Anemone Wars: Clone armies deploy scouts, attack tidally

The first description of clashing armies of sea anemones has revealed unsuspected military tactics.

BORDER DEFENSE. An anemone polyp (arrow) leans over to attack a small scout from the patch of clones next door. An empty zone (central swath in inset) separates patches of clones. Grosberg

“Sea anemone fights are amazing,” says David Ayre of the University of Wollongong in Australia. Although anemones move in slow motion, a group-living species from the shores of California, Anthopleura elegantissima, fields a sophisticated army, report Ayre and Richard Grosberg of the University of California, Davis.

Researchers some 50 years ago noticed specialized anemone tentacles that inflate but aren’t used for snagging food. In the 1970s, Stanford University biologist Liz Francis found that these structures, called acrorhagi, lash stinging cells onto enemy anemones. Certain individuals, which she called warriors, have many acrorhagi but a dearth of ripe gonads.

Francis coaxed individual anemones, or polyps, to attach to table tennis balls set afloat in the lab. When she mixed balls carrying various genetic types, the polyps sorted themselves by clone. In the wild, hostilities break out at borders between dense colonies, each made up of genetically identical anemones.

Scientists find it almost impossible to study A. elegantissima patches in the wild, says Grosberg, because at low tide these anemones sit with their tentacles pulled in, and when the water rises and the animals become active, waves block the view. However, he and Ayre moved a large boulder with two adjacent anemone clones into the lab.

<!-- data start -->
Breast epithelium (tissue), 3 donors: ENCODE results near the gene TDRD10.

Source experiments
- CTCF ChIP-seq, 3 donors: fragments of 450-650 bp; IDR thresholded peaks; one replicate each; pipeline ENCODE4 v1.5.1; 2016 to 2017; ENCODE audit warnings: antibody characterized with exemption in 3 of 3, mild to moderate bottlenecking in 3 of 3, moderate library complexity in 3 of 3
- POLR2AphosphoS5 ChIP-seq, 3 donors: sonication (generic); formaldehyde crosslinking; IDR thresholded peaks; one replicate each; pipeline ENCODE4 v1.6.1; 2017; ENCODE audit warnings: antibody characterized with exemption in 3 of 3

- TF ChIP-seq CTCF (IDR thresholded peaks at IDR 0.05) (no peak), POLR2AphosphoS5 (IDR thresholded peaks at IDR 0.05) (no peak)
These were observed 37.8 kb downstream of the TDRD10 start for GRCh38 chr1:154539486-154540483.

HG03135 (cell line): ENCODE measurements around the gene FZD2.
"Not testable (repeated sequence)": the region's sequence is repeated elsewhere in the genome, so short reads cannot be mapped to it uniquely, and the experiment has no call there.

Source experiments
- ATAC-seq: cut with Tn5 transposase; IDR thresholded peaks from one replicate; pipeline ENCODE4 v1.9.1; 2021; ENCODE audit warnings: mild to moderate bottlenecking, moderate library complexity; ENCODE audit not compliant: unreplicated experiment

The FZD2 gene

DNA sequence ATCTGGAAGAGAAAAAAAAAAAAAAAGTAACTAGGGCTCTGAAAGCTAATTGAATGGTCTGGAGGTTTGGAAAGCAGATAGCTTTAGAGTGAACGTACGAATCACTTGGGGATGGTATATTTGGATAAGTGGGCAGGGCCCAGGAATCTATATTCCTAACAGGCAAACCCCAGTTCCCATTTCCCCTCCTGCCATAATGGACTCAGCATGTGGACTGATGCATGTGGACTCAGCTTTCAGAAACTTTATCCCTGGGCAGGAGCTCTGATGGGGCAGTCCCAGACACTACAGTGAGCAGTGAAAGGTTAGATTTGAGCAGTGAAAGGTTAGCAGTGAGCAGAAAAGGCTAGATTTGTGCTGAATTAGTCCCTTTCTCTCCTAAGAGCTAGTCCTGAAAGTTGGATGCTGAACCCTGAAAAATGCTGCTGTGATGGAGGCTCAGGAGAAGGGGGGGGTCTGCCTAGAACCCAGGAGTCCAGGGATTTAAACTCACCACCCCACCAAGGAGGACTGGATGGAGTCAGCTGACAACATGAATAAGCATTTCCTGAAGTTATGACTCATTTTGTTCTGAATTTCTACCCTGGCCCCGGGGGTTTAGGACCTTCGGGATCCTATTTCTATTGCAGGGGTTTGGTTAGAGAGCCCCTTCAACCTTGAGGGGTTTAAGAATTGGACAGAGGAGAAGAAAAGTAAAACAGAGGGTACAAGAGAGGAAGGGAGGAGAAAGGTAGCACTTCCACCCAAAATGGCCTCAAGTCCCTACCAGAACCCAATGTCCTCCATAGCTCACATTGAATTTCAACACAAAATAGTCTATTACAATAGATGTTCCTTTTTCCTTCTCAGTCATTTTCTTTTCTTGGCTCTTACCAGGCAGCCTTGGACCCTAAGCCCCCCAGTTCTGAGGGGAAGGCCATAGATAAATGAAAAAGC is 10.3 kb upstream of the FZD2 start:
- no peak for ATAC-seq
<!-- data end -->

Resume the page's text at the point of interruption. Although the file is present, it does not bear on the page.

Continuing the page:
Regular flushing of the aquarium built around the boulder revealed that anemone hostilities follow the tides. As water rushed in, warrior polyps located several rows back from the border inflated their acrorhagi, tripled their body length, and began bending around as if looking for trouble. They could reach far enough to strike an alien polyp that had crept close to the patch.

“We’d had no idea they could do this,” says Ayre.

Another surprise came from the small polyps along the outermost edge. A no-clone zone as wide as several polyps lies between hostile patches, and small polyps now and then creep into that zone. Typically, they get stung a few times and then retreat to their home colonies.

One polyp, nicknamed Stumpy, took such a drubbing that when it retreated to its home patch, it was attacked by its own team. Grosberg says that it must have picked up so many alien-clone stinging cells that its clone mates didn’t recognize it. Grosberg says that the incident suggests that these small polyps work as scouts.

The idea that information passes from the border to polyps located farther back in the patch sounds plausible, comments Sam Beshers of the University of Illinois at Urbana-Champaign. “They could be playing ‘telephone’ with some molecules they’ve picked up,” he says.

Studying anemone clones could shed light on the interplay of environment and genetics in the division of labor, Grosberg argues. For example, lab experiments found that repeated contact with alien clones encourages the growth of acrorhagi.

His and Ayre’s studies are described in a report entitled “Behind Anemone Lines” in the July Animal Behaviour.

Susan Milius is the life sciences writer, covering organismal biology and evolution, and has a special passion for plants, fungi and invertebrates. She studied biology and English literature.

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